Neuropsychological test performance in African-American and white patients with Alzheimer's disease.
Little information exists on the performance of black versus white patients with Alzheimer's disease on neuropsychological tests for dementia. In this study, we compared performance on the CERAD (Consortium to Establish a Registry for Alzheimer's Disease) neuropsychological battery between white (n = 830) and black (n = 158) patients with Alzheimer's disease enrolled in the CERAD study at 23 university medical centers in the United States. The black patients were older, had fewer years of formal education, and were more impaired in their activities of daily living than were the white patients. After controlling for these characteristics and for duration of the disease and severity of dementia, there were differences in the performance of black and white patients on several of the cognitive measures. Black patients scored lower than whites on tests of visual naming and constructional praxis and on the Mini-Mental State Examination. There were no statistical differences in performance on tests of fluency and word list memory. These findings suggest that cultural or experiential differences may modify performance on specific neuropsychological tests. These factors, in addition to age and educational background, should be considered when interpreting performance on neuropsychological tests in elderly black patients with dementia.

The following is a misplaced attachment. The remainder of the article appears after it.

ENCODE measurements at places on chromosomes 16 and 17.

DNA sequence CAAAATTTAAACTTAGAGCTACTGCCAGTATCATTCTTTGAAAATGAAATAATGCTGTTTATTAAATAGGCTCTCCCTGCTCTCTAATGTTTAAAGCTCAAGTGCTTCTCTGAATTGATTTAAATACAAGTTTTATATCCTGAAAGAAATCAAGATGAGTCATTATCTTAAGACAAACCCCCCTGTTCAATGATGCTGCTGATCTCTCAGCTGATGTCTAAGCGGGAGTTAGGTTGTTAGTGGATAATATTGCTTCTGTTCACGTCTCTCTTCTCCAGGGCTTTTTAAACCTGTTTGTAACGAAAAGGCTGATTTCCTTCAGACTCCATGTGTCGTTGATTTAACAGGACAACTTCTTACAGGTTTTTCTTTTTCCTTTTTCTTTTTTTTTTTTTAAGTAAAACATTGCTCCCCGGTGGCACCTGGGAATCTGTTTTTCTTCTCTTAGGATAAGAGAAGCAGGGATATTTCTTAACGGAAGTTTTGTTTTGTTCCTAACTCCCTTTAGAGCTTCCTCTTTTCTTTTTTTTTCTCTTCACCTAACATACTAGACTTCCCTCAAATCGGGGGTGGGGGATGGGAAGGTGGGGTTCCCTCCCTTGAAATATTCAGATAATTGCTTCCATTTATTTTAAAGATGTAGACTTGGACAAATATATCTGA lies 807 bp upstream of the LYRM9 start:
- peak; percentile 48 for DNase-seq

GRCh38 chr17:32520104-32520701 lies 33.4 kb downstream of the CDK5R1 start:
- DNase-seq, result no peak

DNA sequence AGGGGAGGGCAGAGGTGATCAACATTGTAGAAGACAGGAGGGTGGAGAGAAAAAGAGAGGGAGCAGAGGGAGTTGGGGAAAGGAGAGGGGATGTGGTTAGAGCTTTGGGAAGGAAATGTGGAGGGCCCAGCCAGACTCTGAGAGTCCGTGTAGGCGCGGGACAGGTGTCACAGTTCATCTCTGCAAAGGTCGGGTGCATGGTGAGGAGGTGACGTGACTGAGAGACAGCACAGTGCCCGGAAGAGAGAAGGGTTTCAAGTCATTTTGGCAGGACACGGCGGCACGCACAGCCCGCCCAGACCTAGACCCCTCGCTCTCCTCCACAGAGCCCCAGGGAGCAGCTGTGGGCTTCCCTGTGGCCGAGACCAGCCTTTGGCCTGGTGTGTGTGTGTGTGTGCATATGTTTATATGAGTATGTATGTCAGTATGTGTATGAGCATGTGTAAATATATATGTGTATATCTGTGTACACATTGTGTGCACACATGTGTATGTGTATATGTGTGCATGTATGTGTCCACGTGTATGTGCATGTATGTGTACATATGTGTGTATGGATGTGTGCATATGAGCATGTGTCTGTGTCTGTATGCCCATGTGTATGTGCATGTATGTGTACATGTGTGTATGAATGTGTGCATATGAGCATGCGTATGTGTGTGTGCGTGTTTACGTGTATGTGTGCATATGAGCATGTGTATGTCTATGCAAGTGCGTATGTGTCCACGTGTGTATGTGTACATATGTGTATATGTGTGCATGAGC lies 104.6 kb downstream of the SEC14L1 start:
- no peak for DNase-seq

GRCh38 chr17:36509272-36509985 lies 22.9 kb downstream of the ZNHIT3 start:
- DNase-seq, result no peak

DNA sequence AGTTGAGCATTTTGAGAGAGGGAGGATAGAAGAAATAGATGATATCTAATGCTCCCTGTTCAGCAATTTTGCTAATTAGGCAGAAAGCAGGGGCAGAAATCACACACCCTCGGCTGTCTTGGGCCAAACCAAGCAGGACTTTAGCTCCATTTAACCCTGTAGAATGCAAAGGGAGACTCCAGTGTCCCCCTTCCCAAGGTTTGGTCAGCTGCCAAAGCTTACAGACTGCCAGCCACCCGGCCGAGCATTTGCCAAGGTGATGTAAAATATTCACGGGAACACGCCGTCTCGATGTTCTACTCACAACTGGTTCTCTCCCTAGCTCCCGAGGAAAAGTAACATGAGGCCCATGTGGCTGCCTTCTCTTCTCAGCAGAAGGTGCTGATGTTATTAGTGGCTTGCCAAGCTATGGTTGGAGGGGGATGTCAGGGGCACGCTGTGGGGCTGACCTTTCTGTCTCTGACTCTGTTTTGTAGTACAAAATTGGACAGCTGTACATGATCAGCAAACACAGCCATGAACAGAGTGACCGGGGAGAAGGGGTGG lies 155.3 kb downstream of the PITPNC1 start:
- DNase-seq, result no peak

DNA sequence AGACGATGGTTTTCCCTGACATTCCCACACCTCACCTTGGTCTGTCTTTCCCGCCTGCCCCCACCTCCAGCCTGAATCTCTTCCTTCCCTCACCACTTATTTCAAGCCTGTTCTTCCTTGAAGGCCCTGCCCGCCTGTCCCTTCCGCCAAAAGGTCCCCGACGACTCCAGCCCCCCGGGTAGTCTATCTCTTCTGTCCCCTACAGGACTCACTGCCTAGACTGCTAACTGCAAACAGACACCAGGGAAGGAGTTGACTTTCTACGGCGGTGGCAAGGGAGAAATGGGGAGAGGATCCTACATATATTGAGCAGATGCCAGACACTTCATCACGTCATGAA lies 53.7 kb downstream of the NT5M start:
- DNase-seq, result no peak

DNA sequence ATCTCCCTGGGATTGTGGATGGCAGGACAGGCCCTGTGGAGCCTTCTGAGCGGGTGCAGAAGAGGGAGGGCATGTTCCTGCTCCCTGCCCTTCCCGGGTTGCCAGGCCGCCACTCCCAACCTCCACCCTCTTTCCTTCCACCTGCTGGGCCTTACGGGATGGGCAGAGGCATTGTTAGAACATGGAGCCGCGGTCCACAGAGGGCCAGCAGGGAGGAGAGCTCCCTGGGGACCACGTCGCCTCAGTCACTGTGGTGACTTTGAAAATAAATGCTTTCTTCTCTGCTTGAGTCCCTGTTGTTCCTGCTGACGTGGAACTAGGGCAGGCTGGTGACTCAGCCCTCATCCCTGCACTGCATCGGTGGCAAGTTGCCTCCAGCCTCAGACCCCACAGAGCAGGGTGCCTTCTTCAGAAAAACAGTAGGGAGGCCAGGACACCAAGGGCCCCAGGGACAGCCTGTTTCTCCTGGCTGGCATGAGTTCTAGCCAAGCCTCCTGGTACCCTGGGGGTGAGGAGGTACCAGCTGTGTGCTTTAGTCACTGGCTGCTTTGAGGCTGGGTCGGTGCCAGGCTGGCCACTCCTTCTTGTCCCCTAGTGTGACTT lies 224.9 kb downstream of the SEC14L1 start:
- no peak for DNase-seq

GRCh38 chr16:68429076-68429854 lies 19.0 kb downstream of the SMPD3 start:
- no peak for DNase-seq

Welsh, KA; Fillenbaum, G; Wilkinson, W; Heyman, A; Mohs, RC; Stern, Y; Harrell, L; Edland, SD; Beekly, D
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